The Urban and peri-urban farming theme has during 2017 continued to position SLU as an important inter- national player in the eld of antimicrobial resistance in livestock. A position that was acknowledged in the end of the year by FAO. Also, the tight cooperation with the CGIAR system in the research programme CRP Livestock has been a main task for the theme. At the end of the year an assistant theme leader with back- ground in social science was recruited.
SLU Global in the midst of the fight against antimicrobial resistance
In early 2017, SLU Global, together with the Global Agenda for Sustainable Livestock (GASL), arranged a scoping workshop about how to mitigate the emergence of antimicrobial resistance in the global livestock sector. The workshop gathered livestock farmers, United Nations (UN) officials and veterinarians from 15 countries from all over the world. The use of antimicrobials in livestock farming is increasing in many parts of the world, as both cure and prevention. The increase of antimicrobial resistance (AMR) threatens both human and animal health. During the meeting in Uppsala, a practical plan was developed for farmers across the world on how to use fewer antibiotics with maintained productivity: Livestock antimicrobial partnership (LAMP) – addressing antimicrobial resistance by supporting healthy and productive livestock.
At the large multi-stakeholder platform meeting of GASL in Addis Ababa, the LAMP was endorsed as an action network and SLU Global was commissioned to host the LAMP network. The network complements the overarching international normative and regulatory initiatives by governments and international organisations, by promoting best practises at farm level.
In many parts of the world, farmers can buy and use antibiotics without consulting qualified veterinary experts. This contributes to the development of resistance to antibiotics. Photo: Gunilla Ström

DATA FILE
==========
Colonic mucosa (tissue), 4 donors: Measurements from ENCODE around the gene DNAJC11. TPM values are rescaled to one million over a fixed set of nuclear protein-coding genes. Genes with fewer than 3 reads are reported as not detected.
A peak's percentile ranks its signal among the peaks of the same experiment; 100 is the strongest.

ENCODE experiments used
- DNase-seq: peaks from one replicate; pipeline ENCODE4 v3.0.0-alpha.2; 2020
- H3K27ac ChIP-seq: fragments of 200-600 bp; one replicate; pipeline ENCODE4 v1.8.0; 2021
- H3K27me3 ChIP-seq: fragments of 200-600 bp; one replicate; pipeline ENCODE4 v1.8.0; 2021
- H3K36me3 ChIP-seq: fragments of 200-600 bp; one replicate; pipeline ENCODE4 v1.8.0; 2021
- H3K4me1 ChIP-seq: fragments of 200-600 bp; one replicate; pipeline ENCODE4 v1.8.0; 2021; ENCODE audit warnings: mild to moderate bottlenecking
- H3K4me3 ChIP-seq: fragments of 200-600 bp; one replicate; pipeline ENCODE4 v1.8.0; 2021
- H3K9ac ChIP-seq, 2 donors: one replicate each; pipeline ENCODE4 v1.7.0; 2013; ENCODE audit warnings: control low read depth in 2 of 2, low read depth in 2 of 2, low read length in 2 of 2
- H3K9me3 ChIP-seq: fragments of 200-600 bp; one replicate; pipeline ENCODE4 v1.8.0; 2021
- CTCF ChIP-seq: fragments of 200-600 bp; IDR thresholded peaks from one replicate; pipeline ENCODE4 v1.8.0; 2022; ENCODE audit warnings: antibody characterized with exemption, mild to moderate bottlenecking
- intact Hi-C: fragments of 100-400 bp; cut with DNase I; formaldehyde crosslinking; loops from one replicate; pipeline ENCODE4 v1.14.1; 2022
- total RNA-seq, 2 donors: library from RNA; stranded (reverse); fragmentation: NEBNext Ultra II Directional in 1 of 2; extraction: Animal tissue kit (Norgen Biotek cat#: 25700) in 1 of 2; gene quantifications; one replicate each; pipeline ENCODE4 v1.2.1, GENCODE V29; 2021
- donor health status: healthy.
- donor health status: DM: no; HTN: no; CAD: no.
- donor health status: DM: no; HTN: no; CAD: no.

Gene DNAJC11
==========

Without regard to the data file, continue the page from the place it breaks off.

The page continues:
In autumn, SLU Global representatives were invited to the Swedish multi-stakeholder meeting “Antibiotika forum” and the International Dairy Federation Summit as keynote speakers to talk about antimicrobial use and resistance in the livestock sector in low-income countries.
At the end of the year, SLU Global was approached by the Food and Agricultural Organisation of the United Nations (FAO) regarding practical means to reduce the use of antimicrobials in animal husbandry. FAO assigned SLU Global to develop a practical manual on how to use antimicrobials in a prudent and effective way in animal husbandry and how to run workshops for colleagues from Eastern Europe, Caucasus and Central Asia.
SLU Global leads the Animal Health flagship in the CGIAR research programme on livestock
In the 11 multidisciplinary CGIAR* research programmes, there are just a few universities involved as strategic partners, such as the London School of Tropical Hygiene and Medicine, Wageningen University and SLU. In the livestock programme, SLU is the only university that is a core partner The assignment to lead the animal health activities is an acknowledgement of SLU’s high competence in livestock health and long experience in working with low-income countries, as well as an acknowledgement of SLU Global’s administrative capacity. Besides leading the animal health flagship, colleagues from SLU are also contributing to the feed and forage, and genetics activities within this research programme. SLU Global has, for instance, been running training courses in Addis Ababa for veterinarians on how to conduct post mortem examinations on sheep and goats in the field.
*The Consultative Group for International Agricultural Research
SLU Global supports SLU's work for global development to contribute to Agenda 2030.